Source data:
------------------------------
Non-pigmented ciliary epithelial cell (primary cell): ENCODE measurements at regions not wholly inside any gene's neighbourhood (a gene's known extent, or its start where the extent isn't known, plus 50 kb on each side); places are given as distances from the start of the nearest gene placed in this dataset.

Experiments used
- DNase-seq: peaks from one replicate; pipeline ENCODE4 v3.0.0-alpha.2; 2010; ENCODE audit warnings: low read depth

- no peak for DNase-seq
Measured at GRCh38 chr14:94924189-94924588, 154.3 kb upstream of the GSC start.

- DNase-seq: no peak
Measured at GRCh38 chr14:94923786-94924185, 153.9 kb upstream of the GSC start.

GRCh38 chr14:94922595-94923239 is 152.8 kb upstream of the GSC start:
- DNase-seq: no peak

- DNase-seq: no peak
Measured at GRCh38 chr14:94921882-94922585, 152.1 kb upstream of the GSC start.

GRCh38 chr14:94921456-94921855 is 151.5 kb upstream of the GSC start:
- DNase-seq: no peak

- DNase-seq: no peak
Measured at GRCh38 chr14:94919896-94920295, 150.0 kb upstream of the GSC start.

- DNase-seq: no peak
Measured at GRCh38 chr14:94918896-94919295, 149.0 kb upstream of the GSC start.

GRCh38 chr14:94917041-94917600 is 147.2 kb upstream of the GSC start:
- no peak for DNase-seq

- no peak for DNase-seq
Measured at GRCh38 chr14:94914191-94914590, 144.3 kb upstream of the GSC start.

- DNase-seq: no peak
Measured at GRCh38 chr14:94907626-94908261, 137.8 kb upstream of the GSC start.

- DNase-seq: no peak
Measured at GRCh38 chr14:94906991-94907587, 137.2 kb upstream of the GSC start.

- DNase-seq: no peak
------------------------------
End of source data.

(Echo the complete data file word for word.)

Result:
Non-pigmented ciliary epithelial cell (primary cell): ENCODE measurements at regions not wholly inside any gene's neighbourhood (a gene's known extent, or its start where the extent isn't known, plus 50 kb on each side); places are given as distances from the start of the nearest gene placed in this dataset.

Experiments used
- DNase-seq: peaks from one replicate; pipeline ENCODE4 v3.0.0-alpha.2; 2010; ENCODE audit warnings: low read depth

- no peak for DNase-seq
Measured at GRCh38 chr14:94924189-94924588, 154.3 kb upstream of the GSC start.

- DNase-seq: no peak
Measured at GRCh38 chr14:94923786-94924185, 153.9 kb upstream of the GSC start.

GRCh38 chr14:94922595-94923239 is 152.8 kb upstream of the GSC start:
- DNase-seq: no peak

- DNase-seq: no peak
Measured at GRCh38 chr14:94921882-94922585, 152.1 kb upstream of the GSC start.

GRCh38 chr14:94921456-94921855 is 151.5 kb upstream of the GSC start:
- DNase-seq: no peak

- DNase-seq: no peak
Measured at GRCh38 chr14:94919896-94920295, 150.0 kb upstream of the GSC start.

- DNase-seq: no peak
Measured at GRCh38 chr14:94918896-94919295, 149.0 kb upstream of the GSC start.

GRCh38 chr14:94917041-94917600 is 147.2 kb upstream of the GSC start:
- no peak for DNase-seq

- no peak for DNase-seq
Measured at GRCh38 chr14:94914191-94914590, 144.3 kb upstream of the GSC start.

- DNase-seq: no peak
Measured at GRCh38 chr14:94907626-94908261, 137.8 kb upstream of the GSC start.

- DNase-seq: no peak
Measured at GRCh38 chr14:94906991-94907587, 137.2 kb upstream of the GSC start.

- DNase-seq: no peak